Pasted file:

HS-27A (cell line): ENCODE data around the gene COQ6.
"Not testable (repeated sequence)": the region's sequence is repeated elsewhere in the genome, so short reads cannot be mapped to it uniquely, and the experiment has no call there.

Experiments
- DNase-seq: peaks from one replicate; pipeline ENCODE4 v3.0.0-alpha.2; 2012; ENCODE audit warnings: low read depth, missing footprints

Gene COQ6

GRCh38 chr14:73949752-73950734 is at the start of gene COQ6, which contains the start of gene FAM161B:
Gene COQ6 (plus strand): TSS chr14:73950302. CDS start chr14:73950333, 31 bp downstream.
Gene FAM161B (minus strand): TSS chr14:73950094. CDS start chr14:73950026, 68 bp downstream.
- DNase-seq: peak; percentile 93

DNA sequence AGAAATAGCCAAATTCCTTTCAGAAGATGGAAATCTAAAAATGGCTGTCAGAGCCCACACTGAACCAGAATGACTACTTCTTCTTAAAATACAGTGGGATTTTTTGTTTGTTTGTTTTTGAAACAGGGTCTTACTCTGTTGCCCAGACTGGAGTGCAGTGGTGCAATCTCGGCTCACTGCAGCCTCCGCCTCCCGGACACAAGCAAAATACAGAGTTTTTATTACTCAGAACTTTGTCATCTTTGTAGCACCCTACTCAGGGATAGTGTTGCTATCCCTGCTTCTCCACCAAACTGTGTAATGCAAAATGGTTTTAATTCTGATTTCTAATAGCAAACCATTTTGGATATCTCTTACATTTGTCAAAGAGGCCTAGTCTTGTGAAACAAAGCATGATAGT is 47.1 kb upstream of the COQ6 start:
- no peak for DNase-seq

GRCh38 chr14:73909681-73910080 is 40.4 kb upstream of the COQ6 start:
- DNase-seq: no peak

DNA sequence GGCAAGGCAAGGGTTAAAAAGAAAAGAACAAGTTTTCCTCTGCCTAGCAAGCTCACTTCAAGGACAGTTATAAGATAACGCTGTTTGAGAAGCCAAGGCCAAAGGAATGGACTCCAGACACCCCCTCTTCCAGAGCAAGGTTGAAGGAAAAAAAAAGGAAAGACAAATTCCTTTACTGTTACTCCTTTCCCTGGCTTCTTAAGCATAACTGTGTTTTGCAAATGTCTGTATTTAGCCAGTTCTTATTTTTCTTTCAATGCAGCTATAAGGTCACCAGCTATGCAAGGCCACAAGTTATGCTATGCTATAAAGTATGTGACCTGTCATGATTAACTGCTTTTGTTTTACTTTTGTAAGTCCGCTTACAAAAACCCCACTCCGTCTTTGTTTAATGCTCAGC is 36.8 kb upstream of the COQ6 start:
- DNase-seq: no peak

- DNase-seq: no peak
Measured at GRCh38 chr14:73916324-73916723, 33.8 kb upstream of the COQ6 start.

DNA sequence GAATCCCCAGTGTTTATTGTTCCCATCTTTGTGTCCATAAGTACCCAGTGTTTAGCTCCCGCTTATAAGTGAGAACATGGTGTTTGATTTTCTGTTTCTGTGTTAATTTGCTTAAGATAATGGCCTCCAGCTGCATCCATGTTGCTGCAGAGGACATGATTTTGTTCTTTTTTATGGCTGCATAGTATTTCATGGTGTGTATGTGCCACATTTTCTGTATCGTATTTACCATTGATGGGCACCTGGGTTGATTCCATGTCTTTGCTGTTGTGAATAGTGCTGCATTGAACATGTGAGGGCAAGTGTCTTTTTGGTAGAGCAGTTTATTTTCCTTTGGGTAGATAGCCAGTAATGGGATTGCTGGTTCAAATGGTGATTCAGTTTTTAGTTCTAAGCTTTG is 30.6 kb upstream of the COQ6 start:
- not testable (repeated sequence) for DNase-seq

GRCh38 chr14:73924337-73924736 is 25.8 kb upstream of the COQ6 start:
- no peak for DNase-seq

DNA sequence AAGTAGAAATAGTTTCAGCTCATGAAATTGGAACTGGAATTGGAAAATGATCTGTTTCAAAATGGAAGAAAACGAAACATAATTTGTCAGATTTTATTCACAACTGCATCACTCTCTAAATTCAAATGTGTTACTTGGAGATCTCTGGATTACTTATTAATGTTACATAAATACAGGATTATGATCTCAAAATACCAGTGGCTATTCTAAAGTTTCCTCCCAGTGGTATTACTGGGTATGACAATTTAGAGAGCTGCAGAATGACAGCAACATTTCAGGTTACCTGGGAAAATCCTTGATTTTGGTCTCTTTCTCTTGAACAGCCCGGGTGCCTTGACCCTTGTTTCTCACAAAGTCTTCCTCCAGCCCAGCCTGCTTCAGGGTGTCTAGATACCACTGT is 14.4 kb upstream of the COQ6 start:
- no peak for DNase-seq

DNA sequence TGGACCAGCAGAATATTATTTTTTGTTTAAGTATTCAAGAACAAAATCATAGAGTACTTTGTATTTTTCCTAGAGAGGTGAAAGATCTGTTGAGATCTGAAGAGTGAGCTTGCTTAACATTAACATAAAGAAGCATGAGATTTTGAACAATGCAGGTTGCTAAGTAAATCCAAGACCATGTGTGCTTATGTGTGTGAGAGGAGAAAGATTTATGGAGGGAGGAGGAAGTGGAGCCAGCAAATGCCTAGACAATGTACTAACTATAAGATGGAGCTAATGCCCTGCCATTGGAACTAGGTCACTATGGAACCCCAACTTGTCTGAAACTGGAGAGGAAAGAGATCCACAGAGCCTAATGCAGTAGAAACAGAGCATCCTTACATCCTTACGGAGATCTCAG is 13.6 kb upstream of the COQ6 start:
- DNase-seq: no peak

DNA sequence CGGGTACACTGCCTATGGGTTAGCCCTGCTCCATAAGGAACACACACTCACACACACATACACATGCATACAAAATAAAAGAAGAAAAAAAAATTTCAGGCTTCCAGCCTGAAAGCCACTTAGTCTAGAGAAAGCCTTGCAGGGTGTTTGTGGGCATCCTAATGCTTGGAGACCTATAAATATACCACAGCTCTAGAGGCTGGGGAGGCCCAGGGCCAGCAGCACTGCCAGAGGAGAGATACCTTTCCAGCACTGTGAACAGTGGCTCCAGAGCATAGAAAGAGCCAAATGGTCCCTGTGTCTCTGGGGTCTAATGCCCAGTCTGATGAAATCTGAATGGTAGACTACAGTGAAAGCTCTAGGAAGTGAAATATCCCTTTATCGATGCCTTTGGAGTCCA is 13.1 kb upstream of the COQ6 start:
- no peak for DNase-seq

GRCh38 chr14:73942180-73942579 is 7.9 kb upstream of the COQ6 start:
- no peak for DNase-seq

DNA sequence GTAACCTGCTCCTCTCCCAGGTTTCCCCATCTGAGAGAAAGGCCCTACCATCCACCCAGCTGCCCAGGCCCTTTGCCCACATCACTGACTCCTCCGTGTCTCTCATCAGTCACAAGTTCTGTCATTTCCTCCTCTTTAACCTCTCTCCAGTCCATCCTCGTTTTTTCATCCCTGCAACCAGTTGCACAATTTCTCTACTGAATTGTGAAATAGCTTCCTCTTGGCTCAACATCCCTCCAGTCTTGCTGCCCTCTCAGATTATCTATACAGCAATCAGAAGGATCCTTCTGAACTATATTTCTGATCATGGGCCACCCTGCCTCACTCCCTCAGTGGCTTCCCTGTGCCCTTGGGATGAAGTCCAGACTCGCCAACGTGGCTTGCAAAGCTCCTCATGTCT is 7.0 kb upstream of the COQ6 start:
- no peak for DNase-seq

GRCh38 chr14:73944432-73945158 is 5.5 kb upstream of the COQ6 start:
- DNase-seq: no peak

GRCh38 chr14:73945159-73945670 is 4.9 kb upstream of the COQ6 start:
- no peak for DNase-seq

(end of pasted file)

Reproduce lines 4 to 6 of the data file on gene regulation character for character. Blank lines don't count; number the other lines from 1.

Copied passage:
- DNase-seq: peaks from one replicate; pipeline ENCODE4 v3.0.0-alpha.2; 2012; ENCODE audit warnings: low read depth, missing footprints

Gene COQ6

GRCh38 chr14:73949752-73950734 is at the start of gene COQ6, which contains the start of gene FAM161B: